Photo: Jeffrey Westbrook/Studio D
1. Why did the author choose to name the protagonist Easter? How does her name relate to the story?
2. Describe the setting of Glorious. Why might an author have chosen to write about this time period and these places and events?
3. Why do you think Easter continuously chooses to walk away from people and places and situations instead of confronting them head-on?
4. McFadden chooses to incorporate historical figures in a fictional context. Who does she include? Does her portrayal of them match historical accounts?
5. What does the historical narrative of Glorious reveal about contemporary society?
6. The quest for love and acceptance is a key theme of Glorious. How does the author use the cast of characters to highlight the complexity of this quest?
7. The characters in Glorious are from different classes, backgrounds, and ethnic groups but they share many commonalities. What are some of those shared characteristics?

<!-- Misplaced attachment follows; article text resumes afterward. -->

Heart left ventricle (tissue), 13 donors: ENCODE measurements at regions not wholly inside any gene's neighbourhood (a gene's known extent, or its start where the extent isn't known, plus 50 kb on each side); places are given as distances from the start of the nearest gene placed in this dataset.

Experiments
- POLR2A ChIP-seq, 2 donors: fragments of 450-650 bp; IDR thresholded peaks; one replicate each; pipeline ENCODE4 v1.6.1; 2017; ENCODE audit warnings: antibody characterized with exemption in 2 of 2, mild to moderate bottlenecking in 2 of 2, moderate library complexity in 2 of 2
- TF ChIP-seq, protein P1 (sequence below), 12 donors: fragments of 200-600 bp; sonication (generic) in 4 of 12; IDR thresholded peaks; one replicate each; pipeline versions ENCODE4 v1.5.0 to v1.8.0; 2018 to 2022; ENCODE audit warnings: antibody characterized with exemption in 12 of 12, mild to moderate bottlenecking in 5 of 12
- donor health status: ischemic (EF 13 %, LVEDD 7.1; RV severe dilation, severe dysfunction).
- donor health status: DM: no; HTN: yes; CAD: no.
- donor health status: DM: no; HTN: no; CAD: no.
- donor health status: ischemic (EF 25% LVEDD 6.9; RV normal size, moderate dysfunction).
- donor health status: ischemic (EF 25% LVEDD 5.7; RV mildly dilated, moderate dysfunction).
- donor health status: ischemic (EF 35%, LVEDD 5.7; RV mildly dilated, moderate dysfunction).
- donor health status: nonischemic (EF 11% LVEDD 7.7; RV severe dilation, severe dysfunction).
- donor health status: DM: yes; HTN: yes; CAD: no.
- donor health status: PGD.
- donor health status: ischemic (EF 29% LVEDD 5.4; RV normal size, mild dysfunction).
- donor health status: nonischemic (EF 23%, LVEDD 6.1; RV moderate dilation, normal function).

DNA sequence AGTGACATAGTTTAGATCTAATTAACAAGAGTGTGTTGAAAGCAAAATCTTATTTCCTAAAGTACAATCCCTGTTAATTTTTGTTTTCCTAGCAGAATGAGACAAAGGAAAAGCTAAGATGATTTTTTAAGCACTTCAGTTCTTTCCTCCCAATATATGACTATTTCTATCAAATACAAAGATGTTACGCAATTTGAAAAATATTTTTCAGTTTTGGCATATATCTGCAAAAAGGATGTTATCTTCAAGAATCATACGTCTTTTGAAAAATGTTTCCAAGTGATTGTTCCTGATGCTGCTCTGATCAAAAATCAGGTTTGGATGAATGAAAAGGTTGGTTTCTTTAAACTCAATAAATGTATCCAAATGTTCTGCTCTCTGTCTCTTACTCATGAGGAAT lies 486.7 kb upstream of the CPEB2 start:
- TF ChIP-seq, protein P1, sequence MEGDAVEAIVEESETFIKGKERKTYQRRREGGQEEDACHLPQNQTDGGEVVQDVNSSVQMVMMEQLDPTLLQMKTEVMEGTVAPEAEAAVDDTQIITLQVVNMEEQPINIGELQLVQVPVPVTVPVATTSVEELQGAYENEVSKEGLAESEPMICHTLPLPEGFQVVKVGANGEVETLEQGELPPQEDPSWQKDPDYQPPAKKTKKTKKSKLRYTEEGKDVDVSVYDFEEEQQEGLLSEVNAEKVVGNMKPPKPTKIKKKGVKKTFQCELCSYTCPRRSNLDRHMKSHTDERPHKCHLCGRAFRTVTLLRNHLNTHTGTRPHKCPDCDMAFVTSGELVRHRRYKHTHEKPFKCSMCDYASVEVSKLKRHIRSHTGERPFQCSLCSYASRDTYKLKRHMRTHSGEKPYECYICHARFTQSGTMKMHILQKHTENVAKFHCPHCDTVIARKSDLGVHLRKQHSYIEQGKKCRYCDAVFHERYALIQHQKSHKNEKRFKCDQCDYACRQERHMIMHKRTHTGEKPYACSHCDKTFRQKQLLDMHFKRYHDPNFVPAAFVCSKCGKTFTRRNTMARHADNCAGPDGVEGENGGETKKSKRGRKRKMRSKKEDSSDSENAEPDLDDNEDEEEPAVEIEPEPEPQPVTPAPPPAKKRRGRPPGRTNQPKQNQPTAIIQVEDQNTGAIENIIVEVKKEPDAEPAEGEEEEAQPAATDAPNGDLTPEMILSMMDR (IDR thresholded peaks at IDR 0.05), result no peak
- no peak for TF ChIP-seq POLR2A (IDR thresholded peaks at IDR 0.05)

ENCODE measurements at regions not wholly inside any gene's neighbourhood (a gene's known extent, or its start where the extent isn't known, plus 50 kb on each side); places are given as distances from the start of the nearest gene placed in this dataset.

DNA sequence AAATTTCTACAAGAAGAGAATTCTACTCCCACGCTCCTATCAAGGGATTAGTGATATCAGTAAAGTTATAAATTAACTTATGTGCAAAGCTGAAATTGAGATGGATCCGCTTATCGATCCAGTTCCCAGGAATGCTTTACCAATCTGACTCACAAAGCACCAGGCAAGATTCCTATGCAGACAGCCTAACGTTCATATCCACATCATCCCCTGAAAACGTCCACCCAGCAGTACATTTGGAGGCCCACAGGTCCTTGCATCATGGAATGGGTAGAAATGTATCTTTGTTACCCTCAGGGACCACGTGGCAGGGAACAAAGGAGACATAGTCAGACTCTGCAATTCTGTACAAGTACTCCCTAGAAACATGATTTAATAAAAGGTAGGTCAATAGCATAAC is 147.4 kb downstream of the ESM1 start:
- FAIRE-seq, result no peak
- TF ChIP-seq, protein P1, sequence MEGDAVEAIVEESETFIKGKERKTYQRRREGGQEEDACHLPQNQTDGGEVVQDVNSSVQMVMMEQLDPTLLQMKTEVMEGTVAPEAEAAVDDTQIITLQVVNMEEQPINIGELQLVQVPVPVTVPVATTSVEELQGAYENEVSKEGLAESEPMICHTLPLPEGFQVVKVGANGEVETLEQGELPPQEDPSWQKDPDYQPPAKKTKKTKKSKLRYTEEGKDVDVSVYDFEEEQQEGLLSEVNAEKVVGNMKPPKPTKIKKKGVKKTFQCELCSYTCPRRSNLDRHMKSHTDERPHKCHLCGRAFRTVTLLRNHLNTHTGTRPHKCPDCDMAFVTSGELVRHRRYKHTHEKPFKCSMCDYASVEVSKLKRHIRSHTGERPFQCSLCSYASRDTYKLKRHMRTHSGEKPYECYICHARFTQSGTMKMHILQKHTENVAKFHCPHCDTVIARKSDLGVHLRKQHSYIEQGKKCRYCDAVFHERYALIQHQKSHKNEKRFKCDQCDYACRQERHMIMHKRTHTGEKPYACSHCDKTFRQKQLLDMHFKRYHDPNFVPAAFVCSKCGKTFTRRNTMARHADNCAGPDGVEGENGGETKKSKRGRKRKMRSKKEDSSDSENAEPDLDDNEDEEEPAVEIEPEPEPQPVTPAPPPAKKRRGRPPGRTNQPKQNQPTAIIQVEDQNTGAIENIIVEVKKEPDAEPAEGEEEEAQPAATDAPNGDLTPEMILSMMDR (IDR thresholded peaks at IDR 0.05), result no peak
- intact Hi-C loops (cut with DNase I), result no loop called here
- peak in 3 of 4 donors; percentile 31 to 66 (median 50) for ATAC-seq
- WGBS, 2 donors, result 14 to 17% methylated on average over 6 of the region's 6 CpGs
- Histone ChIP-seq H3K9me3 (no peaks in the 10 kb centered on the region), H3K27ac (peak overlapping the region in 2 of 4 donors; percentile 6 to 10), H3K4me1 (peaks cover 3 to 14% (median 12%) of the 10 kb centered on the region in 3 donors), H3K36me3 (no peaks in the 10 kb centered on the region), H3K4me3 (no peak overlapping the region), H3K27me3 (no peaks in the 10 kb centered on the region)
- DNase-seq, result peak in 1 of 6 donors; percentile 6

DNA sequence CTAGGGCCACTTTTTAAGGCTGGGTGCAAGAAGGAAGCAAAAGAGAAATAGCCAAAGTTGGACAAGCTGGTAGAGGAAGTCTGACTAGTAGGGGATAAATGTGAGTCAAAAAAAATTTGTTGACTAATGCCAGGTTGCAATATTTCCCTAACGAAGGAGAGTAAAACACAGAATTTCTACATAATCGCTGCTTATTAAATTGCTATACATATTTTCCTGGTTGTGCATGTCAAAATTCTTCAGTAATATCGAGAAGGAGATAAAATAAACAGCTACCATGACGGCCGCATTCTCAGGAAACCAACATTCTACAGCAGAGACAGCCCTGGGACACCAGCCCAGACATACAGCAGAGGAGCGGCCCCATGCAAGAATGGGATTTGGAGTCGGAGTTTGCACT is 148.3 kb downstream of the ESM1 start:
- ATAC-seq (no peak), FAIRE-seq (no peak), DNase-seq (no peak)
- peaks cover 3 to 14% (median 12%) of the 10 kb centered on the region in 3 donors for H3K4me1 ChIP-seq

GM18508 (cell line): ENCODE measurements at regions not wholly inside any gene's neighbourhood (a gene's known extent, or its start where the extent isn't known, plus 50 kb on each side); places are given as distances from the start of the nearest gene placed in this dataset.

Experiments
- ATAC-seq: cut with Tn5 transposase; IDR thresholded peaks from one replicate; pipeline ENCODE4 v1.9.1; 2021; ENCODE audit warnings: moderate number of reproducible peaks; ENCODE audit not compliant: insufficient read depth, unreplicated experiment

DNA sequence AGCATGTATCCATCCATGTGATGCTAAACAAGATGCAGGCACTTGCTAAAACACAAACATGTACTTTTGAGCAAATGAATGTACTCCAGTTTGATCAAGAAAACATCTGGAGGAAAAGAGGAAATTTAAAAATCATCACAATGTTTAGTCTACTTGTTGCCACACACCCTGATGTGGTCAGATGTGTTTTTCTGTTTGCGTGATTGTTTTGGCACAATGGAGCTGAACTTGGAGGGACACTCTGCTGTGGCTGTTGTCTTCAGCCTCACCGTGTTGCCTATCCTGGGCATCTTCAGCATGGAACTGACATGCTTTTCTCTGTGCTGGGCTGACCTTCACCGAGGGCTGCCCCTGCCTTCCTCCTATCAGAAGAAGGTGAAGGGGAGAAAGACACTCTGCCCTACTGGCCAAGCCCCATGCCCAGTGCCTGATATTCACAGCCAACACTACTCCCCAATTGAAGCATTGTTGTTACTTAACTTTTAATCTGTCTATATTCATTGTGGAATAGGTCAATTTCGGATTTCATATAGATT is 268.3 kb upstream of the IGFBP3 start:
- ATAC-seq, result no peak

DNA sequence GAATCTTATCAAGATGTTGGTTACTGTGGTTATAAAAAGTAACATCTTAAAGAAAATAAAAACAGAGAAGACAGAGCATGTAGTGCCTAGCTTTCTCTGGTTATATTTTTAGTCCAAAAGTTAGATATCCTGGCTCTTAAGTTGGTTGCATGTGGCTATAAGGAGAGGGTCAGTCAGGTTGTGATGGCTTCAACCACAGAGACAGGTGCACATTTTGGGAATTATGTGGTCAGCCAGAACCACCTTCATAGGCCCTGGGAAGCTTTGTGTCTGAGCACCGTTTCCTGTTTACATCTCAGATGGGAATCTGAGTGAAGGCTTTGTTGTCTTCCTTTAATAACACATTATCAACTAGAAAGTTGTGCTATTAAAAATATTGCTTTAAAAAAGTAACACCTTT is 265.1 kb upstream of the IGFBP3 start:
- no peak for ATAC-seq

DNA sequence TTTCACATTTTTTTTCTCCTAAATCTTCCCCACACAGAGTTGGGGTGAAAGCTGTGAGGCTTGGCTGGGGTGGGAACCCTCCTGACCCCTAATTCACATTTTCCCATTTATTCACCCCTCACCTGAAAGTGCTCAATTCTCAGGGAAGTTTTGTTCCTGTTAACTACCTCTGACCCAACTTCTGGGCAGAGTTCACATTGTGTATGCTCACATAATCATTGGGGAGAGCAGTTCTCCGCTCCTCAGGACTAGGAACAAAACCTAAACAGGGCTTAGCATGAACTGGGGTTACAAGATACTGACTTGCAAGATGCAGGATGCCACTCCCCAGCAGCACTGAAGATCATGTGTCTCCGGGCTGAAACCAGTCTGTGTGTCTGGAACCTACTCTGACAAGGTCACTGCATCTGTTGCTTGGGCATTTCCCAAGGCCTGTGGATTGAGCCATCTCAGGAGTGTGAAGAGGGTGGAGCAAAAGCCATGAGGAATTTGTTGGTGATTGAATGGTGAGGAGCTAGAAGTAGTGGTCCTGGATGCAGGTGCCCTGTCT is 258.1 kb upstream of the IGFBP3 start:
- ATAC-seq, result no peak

8. What imagery does the author use in the prologue to set the scene? Does this imagery appear again in the story?
9. Why is Easter attracted to Mama Rain and then later, Getty Wisdom? Do the two have common qualities that draw Easter to them? Did her husband, Colin Gibbs, have any of those same qualities?
10. In Harlem, Easter tells Rain that she was writing to "Keep a grip on life." At the end of the book though, when Easter has given up writing, does this mean that she has also given up on life?
11. The author presents many representations of friendship and relationships. Describe some. Which are most successful? Why do you think these relationships are able to endure?
12. The story begins and ends in Waycross, Georgia. Why did the author choose to close the story in a place that held so many bad memories for Easter? Is there symbolism in this?
13. Does Easter Bartlett obtain justice? What does she sacrifice in the process?
14. Why do you think that the author chose the quotations by T.S. Eliot and Zora Neale Hurston as the novel's epigraphs? What do they signify?
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From the May 2010 issue of O, The Oprah Magazine
We Hear You!